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New Member
Posts: 4
Registered: ‎01-04-2008
0

Is buying my first home realistic with my credit history and financial situation?

[ Edited ]
I'm 24 years old, and want to stop throwing my money away in rent.  I've been in the same field for about 2 years now, 2 different jobs.  I would like to buy a house in the near future under $100k.  I don't really have much saved (about $3K) that could go toward the purchase.  Here's what I've got to work with:
 
Credit Scores:  TU - 630, EQ - 642, EX - 630
Income:  $58,000/year (before taxes, insurance, & 401K) ~ $2,900 take-home / month
Current Debt:  Car Payment - $457/month, Student Loans - $120/month
Revolving:  I have one credit card with a $300 limit, $0 current balance
 
Dings on my Credit Report: 
  • 2 collections that have since been paid, mos recent one paid in Oct
  • Some late payments in the past, but all payments have been on-time in the last 24 months
  • in the past, I have let credit cards go a while without paying them, thus how I got the collections

Summary:

Total past due 0, Late payments No, accounts past due 6 Years 0, Total balance of Your revolving accounts $0, Your mortgages None, Your installment loans $43,099, Total number of Accounts 14, Accounts with balances 3, Accounts opened in past year 1, Recent inquiries 4, Collections 2, Public Records 0

Is this even something I should be thinking about right now?  If so, what should my next steps be to get the ball rolling?  What kind of loan should I expect to be able to get?  Is a 100% 30-year fixed a possibility?  What about a 15-year?  Should I have more saved before moving forward?



Message Edited by pittsburghrenter on 01-04-2008 09:48 PM

Message Edited by pittsburghrenter on 01-05-2008 08:43 AM

Message Edited by pittsburghrenter on 01-05-2008 08:50 AM

Message Edited by pittsburghrenter on 01-05-2008 09:29 AM
Super Contributor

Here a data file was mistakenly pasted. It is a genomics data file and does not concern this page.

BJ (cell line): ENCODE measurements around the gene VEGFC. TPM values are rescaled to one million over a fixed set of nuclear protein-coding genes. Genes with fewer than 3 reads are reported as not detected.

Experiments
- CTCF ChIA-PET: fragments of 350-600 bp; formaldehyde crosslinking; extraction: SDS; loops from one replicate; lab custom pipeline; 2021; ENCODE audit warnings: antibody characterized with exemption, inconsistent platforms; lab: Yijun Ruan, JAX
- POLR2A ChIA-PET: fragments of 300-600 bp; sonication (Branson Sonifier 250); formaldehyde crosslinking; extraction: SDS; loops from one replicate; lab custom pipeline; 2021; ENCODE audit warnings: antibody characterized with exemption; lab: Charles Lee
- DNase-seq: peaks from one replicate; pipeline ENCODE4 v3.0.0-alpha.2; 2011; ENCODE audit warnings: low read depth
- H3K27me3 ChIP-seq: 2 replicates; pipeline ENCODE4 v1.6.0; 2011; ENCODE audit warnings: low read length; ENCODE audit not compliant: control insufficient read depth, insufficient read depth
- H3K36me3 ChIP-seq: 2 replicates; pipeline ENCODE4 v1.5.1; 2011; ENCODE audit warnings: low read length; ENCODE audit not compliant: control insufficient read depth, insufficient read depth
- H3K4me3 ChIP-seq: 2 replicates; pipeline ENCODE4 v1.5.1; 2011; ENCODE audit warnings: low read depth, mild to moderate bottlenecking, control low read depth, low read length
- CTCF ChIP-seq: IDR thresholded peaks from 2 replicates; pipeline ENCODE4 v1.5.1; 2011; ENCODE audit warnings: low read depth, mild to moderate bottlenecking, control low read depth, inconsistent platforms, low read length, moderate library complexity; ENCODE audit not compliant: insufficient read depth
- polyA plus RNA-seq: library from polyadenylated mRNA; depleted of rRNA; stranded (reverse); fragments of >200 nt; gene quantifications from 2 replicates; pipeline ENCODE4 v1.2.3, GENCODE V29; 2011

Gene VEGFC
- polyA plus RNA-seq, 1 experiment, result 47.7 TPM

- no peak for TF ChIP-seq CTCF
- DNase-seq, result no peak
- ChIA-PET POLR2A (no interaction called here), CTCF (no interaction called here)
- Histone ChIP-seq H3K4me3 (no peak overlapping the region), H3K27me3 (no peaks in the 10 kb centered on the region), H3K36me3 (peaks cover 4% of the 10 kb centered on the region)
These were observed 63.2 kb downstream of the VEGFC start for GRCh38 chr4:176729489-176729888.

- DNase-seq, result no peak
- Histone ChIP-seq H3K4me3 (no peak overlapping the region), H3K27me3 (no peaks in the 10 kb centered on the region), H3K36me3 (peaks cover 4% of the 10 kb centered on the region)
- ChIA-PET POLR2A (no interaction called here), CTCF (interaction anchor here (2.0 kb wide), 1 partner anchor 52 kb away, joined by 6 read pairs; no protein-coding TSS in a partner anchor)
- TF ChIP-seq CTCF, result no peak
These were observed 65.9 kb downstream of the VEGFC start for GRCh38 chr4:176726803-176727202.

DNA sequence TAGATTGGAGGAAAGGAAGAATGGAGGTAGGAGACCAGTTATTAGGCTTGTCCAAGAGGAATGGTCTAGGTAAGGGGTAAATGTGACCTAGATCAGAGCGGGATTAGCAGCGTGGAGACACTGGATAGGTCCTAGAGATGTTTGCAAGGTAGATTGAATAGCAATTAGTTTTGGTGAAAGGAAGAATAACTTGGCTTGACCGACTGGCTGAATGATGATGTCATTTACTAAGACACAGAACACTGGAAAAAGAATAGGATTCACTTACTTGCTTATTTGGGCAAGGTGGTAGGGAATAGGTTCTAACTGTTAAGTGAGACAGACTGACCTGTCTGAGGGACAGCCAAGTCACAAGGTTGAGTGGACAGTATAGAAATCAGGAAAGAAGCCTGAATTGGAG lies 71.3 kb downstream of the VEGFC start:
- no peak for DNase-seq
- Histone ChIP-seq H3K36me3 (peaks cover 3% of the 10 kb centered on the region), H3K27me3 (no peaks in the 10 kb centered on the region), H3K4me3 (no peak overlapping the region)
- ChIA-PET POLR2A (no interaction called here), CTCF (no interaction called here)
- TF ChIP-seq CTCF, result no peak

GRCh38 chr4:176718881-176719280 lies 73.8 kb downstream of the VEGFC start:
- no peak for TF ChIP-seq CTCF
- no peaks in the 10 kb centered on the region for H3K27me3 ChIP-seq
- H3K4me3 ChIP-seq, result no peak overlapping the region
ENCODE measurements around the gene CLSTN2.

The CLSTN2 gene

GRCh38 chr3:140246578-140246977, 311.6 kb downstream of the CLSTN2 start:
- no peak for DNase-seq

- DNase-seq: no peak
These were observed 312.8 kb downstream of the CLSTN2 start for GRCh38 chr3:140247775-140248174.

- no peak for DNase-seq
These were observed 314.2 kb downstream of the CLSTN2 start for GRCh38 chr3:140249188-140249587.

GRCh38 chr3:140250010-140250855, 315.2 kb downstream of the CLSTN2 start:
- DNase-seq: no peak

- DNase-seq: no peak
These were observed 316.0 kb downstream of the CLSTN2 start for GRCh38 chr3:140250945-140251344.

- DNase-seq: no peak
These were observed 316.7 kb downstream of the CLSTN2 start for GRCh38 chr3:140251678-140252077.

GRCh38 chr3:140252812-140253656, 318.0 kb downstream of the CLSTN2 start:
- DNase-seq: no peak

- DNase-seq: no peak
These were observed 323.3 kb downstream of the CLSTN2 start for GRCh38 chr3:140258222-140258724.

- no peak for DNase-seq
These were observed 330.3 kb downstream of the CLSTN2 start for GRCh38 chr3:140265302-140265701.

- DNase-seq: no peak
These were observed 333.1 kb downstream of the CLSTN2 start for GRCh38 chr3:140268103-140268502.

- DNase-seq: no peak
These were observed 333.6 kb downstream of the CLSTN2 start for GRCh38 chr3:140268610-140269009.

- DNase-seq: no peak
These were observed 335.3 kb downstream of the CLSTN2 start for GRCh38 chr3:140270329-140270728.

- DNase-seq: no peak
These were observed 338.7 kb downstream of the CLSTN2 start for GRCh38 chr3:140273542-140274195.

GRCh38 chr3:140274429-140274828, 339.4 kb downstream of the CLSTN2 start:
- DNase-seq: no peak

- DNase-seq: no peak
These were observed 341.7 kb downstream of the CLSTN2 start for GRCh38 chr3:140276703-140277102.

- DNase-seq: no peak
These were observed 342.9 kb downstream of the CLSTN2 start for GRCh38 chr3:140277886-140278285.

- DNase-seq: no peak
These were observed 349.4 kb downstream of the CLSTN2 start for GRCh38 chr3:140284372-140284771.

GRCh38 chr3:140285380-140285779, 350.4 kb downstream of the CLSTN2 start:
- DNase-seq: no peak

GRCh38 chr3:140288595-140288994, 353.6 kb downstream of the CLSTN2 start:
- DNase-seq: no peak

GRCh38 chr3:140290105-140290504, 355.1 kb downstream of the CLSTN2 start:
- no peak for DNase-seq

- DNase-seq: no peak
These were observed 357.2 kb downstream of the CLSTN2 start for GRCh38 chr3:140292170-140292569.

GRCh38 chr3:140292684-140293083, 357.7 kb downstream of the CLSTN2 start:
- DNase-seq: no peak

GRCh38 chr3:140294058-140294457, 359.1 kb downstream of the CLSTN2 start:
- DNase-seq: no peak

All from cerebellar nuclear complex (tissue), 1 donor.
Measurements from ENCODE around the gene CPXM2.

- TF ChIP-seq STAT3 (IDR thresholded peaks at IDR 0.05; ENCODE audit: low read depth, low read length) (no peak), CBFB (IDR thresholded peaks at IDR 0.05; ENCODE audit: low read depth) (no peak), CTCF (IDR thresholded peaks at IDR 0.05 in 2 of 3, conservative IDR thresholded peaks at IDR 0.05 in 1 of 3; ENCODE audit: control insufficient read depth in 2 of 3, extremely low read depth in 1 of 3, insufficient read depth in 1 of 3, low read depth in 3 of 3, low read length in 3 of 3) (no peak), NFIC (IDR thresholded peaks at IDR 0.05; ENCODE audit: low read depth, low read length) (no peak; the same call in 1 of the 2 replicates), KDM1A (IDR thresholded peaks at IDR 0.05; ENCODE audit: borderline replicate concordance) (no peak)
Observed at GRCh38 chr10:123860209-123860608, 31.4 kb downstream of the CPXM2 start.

Posts: 8,362
Registered: ‎09-28-2007
0

Re: Is buying my first home realistic with my credit history and financial situation?

Your "bad credit" is far enough in the past to not really affect you in qualifying for a new mortgage.  Since you have lower scores, I'd suggest you look into an FHA mortgage.  Your debt to income ratio is looking really good for FHA, and FHA does require a down payment of no more than 3%, but you can get assistance with that by using www.getdownpayment.com & working with the seller.  FHA rates are very good right now, in the low 6's, and they come in 30-year fixed variety, so you don't have to deal with that adjustable rate stuff.  Payment on a $100k home in Pittsburgh (assuming that is where you are) would be in the low $800 range with taxes, insurance, & mortgage insurance... you could even qualify for a 15-year fixed if you'd like, payments would be closed to $1,050/mo.
New Member
Posts: 4
Registered: ‎01-04-2008
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Re: Is buying my first home realistic with my credit history and financial situation?

Thank you Shane!  Your advice seems to be valuable to people on this forum!
 
Let me ask you...
 
What is the difference between being pre-approved and pre-qualified?  Should I be pre-approved or pre-qualified even before beginning to look at houses?
 
What would you recommend my next steps be?  I have not yet picked out a house, hardly even a neighborhood.
Super Contributor
Posts: 8,362
Registered: ‎09-28-2007
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Re: Is buying my first home realistic with my credit history and financial situation?

Welcome.
 
Being pre-qualified is just when a loan officer looks over your situation and uses their past experience to say you'd be approved.  A pre-approval is one step further, your loan officer would gather up the requried documents (signed application from you, W-2's, paycheck stubs, bank statements if assets/reserves are needed, any letter of explanation for negative credit, etc.) and submit it to an underwriter at the lender who would be funding your loan, then the underwriter reviews everything and issues what I refer to as a "formal pre-approval", this means that all you need to do is find a home to make an offer on, get your offer accepted, send a copy of the purchase contract to the loan officer... and then you'd be approved for that home.  The next steps would be to get an appraisal & title report, but your loan officer would handle those items as well.  Being pre-approved really makes the process easy after you've found a home.  It also makes you a real strong buyer in the eyes of the seller, because they know that your financing is all lined up.